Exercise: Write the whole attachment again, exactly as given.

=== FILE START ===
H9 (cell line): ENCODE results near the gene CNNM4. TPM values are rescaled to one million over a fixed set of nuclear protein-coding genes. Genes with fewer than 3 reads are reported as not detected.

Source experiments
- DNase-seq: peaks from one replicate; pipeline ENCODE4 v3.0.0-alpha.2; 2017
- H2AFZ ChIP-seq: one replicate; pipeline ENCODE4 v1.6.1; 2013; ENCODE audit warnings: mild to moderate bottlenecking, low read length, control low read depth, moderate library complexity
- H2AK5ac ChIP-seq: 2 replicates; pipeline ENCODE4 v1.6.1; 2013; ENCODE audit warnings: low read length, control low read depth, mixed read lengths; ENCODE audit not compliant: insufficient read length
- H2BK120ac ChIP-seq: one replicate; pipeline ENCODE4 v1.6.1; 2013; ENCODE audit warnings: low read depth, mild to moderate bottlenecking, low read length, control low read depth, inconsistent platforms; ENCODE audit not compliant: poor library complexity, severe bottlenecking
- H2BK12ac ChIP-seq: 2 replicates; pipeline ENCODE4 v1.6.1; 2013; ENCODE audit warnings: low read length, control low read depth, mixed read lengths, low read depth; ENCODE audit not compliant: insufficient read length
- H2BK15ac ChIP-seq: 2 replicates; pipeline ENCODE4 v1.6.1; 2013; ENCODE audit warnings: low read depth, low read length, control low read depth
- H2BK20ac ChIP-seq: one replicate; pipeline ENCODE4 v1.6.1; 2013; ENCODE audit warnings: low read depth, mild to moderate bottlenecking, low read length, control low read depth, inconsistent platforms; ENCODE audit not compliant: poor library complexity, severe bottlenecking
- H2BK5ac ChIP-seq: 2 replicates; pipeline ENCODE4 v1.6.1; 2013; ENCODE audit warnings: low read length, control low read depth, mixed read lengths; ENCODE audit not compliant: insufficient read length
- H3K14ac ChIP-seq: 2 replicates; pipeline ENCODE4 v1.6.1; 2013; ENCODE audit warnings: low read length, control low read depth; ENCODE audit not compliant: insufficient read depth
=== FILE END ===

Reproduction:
H9 (cell line): ENCODE results near the gene CNNM4. TPM values are rescaled to one million over a fixed set of nuclear protein-coding genes. Genes with fewer than 3 reads are reported as not detected.

Source experiments
- DNase-seq: peaks from one replicate; pipeline ENCODE4 v3.0.0-alpha.2; 2017
- H2AFZ ChIP-seq: one replicate; pipeline ENCODE4 v1.6.1; 2013; ENCODE audit warnings: mild to moderate bottlenecking, low read length, control low read depth, moderate library complexity
- H2AK5ac ChIP-seq: 2 replicates; pipeline ENCODE4 v1.6.1; 2013; ENCODE audit warnings: low read length, control low read depth, mixed read lengths; ENCODE audit not compliant: insufficient read length
- H2BK120ac ChIP-seq: one replicate; pipeline ENCODE4 v1.6.1; 2013; ENCODE audit warnings: low read depth, mild to moderate bottlenecking, low read length, control low read depth, inconsistent platforms; ENCODE audit not compliant: poor library complexity, severe bottlenecking
- H2BK12ac ChIP-seq: 2 replicates; pipeline ENCODE4 v1.6.1; 2013; ENCODE audit warnings: low read length, control low read depth, mixed read lengths, low read depth; ENCODE audit not compliant: insufficient read length
- H2BK15ac ChIP-seq: 2 replicates; pipeline ENCODE4 v1.6.1; 2013; ENCODE audit warnings: low read depth, low read length, control low read depth
- H2BK20ac ChIP-seq: one replicate; pipeline ENCODE4 v1.6.1; 2013; ENCODE audit warnings: low read depth, mild to moderate bottlenecking, low read length, control low read depth, inconsistent platforms; ENCODE audit not compliant: poor library complexity, severe bottlenecking
- H2BK5ac ChIP-seq: 2 replicates; pipeline ENCODE4 v1.6.1; 2013; ENCODE audit warnings: low read length, control low read depth, mixed read lengths; ENCODE audit not compliant: insufficient read length
- H3K14ac ChIP-seq: 2 replicates; pipeline ENCODE4 v1.6.1; 2013; ENCODE audit warnings: low read length, control low read depth; ENCODE audit not compliant: insufficient read depth